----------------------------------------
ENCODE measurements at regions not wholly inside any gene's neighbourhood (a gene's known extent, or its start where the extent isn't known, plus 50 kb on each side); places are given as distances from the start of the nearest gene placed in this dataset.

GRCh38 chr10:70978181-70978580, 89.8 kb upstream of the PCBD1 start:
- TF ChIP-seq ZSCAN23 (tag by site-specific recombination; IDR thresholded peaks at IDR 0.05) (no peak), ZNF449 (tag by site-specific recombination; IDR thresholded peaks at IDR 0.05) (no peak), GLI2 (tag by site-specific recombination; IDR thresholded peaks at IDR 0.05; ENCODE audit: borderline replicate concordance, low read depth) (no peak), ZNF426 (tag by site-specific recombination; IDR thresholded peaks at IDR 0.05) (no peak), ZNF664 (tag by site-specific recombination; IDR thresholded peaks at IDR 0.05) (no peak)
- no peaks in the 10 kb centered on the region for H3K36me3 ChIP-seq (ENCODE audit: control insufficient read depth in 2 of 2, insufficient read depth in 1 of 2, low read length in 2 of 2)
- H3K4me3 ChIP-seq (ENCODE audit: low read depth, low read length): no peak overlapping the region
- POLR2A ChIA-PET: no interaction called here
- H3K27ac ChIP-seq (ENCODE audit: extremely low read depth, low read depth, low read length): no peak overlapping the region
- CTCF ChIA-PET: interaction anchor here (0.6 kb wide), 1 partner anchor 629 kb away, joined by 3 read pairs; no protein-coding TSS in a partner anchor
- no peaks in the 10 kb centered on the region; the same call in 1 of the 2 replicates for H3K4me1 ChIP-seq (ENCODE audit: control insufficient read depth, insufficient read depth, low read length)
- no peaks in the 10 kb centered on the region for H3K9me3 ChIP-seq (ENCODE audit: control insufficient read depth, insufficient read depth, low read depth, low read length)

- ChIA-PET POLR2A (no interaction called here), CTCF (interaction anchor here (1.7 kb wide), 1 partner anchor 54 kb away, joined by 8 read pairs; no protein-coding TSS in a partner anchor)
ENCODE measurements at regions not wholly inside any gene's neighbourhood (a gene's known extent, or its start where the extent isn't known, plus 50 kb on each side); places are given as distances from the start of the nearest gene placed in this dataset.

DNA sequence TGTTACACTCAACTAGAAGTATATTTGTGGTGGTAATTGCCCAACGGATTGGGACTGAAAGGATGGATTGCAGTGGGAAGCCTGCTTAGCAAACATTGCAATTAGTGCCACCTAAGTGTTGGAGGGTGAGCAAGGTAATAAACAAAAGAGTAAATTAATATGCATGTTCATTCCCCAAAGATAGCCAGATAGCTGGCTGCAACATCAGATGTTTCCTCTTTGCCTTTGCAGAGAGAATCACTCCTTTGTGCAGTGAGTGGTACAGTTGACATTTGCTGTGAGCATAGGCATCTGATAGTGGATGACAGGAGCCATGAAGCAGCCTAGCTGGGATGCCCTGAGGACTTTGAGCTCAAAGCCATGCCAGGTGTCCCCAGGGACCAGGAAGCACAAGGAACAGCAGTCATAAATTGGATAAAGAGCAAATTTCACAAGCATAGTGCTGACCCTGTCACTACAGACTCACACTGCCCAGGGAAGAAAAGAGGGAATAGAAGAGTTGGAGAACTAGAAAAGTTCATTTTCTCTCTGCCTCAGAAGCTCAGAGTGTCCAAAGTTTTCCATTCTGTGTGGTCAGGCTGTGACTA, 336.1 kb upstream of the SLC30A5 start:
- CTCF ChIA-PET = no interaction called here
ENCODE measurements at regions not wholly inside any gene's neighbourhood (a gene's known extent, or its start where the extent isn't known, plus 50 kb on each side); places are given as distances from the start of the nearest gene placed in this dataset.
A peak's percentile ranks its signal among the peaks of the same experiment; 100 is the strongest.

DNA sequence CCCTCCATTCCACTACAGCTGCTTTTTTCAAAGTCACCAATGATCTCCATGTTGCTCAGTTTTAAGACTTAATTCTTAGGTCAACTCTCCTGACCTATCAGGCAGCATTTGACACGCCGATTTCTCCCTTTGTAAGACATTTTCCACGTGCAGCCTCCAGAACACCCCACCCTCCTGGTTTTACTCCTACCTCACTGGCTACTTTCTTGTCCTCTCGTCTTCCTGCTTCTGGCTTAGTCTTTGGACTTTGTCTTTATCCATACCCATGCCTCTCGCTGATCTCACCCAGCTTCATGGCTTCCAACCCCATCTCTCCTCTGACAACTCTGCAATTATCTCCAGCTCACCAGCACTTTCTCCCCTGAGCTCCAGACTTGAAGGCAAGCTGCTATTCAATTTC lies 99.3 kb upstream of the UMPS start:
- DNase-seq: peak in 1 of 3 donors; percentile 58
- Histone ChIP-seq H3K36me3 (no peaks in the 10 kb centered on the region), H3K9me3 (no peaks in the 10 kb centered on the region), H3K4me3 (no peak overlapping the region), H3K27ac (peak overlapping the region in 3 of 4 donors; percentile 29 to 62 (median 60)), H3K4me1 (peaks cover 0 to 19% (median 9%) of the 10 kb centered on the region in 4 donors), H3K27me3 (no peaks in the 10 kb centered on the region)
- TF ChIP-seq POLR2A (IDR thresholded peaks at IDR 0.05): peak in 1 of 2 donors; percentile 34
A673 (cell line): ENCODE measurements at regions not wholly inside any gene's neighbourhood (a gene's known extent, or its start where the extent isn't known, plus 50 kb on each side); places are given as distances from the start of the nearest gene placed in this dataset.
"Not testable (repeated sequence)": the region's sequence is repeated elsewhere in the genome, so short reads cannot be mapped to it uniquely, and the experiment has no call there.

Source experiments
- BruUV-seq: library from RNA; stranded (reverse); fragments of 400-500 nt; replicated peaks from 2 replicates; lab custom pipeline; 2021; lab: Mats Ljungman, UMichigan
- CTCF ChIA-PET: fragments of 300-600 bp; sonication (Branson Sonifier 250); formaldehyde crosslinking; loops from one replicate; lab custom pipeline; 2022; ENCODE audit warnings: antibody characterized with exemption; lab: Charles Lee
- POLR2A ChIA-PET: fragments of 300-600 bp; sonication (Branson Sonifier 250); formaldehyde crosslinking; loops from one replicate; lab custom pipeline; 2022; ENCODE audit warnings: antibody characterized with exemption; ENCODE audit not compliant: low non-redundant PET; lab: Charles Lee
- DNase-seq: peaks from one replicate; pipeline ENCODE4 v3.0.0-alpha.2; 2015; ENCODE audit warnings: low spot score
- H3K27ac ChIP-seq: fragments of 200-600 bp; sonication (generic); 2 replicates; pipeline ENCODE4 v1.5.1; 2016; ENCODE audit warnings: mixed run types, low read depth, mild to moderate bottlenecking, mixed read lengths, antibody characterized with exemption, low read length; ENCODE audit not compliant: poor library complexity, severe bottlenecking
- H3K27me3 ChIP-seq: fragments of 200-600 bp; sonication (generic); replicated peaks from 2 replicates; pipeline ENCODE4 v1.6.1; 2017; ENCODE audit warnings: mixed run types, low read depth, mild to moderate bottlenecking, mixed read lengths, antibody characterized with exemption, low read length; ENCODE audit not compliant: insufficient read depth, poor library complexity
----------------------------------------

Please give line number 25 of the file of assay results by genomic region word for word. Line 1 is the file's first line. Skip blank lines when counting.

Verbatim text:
- CTCF ChIA-PET: fragments of 300-600 bp; sonication (Branson Sonifier 250); formaldehyde crosslinking; loops from one replicate; lab custom pipeline; 2022; ENCODE audit warnings: antibody characterized with exemption; lab: Charles Lee